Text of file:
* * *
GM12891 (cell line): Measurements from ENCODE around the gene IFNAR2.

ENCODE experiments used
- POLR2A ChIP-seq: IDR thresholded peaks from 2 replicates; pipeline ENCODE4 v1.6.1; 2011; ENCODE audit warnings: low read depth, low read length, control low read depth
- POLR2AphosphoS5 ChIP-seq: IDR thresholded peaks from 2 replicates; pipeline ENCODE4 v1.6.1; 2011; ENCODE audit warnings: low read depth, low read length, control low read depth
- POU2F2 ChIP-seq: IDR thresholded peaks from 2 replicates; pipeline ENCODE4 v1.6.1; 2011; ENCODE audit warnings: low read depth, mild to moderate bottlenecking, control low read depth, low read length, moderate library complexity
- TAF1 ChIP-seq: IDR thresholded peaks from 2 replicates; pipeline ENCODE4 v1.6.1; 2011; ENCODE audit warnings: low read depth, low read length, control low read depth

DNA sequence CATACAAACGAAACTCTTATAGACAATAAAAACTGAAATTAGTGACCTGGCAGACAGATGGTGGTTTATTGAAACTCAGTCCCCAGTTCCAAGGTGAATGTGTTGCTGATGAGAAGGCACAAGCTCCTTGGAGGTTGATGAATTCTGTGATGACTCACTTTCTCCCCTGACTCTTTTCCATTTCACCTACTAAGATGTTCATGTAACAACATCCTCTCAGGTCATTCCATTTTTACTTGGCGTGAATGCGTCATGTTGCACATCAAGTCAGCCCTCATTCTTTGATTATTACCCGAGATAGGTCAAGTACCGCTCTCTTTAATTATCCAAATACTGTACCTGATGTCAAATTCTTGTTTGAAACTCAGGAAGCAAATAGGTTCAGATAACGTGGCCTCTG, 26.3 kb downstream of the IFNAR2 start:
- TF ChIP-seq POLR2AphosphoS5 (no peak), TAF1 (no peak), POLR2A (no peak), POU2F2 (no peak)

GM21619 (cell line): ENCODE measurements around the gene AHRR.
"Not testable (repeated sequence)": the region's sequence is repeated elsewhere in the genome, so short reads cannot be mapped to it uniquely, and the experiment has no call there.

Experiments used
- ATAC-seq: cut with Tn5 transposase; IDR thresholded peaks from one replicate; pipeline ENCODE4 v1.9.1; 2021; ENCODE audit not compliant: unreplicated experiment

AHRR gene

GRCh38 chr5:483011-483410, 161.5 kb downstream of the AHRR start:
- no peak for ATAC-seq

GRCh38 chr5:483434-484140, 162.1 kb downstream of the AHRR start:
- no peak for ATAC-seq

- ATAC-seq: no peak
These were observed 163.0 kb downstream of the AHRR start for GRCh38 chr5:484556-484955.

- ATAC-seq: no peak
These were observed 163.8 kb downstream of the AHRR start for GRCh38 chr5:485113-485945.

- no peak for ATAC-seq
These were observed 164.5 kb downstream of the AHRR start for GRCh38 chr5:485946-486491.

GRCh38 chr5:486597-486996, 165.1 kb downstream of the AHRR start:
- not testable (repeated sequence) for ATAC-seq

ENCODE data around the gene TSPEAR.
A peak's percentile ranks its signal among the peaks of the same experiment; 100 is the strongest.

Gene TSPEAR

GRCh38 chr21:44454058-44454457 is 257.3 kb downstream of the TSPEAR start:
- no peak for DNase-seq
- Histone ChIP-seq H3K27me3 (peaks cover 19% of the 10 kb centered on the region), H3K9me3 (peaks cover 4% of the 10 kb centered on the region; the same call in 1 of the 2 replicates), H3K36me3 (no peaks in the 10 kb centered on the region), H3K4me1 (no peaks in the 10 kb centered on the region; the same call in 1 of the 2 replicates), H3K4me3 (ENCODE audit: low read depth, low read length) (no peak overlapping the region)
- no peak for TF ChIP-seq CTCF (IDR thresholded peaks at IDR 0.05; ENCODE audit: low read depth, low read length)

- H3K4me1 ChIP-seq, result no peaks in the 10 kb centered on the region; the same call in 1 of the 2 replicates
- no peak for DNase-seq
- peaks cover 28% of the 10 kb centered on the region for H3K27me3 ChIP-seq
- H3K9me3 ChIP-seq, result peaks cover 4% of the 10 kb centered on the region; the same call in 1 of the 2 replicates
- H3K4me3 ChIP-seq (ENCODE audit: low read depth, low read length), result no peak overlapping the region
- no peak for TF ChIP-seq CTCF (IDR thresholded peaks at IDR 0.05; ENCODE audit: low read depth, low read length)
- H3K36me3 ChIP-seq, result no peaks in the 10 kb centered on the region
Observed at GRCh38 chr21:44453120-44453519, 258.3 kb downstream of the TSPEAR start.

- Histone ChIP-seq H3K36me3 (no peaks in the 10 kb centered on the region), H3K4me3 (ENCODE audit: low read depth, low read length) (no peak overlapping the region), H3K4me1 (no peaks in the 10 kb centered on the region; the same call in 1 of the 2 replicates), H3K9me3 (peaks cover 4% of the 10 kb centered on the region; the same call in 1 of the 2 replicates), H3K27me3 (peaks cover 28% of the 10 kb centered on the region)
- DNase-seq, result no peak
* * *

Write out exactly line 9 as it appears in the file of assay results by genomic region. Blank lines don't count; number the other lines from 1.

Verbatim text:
GM21619 (cell line): ENCODE measurements around the gene AHRR.